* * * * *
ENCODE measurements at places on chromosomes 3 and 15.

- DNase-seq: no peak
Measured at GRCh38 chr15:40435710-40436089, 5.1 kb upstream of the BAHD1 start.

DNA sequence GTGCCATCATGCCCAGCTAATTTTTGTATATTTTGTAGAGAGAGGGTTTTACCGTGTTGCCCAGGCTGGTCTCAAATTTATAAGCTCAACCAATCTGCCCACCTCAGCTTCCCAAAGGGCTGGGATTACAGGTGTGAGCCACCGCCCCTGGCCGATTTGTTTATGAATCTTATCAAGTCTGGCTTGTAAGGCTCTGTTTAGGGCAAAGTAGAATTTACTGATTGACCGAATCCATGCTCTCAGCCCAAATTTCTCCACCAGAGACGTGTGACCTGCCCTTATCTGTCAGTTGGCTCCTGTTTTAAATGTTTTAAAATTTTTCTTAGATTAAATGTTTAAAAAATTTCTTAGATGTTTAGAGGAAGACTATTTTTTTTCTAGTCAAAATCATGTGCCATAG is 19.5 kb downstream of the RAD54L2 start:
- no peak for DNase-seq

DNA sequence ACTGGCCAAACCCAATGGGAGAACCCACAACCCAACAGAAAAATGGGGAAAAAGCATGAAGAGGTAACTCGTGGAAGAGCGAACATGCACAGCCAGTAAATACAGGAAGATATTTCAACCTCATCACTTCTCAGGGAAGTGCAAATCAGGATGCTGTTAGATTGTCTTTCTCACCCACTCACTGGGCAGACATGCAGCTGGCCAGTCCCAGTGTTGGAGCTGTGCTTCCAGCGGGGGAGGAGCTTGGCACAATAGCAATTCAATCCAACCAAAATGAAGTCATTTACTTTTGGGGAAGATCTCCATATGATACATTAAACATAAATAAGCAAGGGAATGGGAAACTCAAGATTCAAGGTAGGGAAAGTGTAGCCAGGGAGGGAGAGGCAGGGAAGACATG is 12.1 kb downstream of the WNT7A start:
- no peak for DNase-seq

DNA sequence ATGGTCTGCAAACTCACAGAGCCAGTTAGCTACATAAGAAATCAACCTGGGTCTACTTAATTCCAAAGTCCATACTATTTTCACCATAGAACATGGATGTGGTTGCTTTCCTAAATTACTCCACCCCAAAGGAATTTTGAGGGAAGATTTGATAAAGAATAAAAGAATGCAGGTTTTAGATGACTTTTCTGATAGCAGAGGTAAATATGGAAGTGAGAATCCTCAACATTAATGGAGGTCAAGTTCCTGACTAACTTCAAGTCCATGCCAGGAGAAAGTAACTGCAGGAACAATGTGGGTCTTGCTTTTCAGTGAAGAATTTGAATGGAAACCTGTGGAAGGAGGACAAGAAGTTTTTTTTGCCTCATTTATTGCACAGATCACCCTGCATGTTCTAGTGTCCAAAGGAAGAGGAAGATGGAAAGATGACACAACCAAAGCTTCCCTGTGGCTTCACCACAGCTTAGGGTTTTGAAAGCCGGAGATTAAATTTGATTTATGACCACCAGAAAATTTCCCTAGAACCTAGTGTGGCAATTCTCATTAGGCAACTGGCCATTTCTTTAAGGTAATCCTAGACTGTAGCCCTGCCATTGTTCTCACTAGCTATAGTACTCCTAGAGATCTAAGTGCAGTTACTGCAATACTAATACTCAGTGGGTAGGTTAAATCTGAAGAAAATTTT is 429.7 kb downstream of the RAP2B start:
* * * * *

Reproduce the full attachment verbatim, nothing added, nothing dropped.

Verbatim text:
ENCODE measurements at places on chromosomes 3 and 15.

- DNase-seq: no peak
Measured at GRCh38 chr15:40435710-40436089, 5.1 kb upstream of the BAHD1 start.

DNA sequence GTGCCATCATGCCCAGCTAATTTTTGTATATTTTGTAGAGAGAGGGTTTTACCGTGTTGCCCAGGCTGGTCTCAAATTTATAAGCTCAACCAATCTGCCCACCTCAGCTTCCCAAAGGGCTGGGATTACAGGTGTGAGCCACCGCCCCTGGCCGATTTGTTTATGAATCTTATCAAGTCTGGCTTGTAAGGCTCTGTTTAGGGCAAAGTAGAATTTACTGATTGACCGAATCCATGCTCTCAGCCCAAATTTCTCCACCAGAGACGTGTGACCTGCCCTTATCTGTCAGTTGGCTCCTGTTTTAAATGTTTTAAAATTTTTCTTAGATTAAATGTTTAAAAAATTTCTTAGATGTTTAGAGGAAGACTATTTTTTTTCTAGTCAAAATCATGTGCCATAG is 19.5 kb downstream of the RAD54L2 start:
- no peak for DNase-seq

DNA sequence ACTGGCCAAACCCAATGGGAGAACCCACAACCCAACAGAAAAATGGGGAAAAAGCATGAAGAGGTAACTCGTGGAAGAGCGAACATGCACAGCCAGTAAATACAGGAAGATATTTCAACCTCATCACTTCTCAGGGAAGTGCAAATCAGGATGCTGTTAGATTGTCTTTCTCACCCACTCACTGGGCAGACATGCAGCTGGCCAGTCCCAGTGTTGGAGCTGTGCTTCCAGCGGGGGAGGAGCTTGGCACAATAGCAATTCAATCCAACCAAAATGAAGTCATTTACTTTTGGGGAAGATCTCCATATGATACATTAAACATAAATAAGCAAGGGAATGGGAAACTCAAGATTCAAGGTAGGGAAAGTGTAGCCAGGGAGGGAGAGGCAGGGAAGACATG is 12.1 kb downstream of the WNT7A start:
- no peak for DNase-seq

DNA sequence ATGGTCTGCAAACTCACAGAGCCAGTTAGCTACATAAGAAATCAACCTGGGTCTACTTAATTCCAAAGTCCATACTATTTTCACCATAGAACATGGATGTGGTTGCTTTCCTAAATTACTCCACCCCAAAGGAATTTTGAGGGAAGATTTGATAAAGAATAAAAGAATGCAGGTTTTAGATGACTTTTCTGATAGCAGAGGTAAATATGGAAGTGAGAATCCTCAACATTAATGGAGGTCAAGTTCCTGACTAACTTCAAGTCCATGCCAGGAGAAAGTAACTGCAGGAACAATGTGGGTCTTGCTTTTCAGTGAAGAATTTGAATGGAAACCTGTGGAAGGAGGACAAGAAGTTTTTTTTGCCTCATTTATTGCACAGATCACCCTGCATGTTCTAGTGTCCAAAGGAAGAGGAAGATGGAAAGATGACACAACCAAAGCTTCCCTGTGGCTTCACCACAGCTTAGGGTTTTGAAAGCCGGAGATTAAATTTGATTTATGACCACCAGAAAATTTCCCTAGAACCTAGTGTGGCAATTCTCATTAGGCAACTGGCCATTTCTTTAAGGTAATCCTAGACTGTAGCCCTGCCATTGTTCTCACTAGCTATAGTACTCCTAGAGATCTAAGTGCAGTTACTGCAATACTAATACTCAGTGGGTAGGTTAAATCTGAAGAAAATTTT is 429.7 kb downstream of the RAP2B start: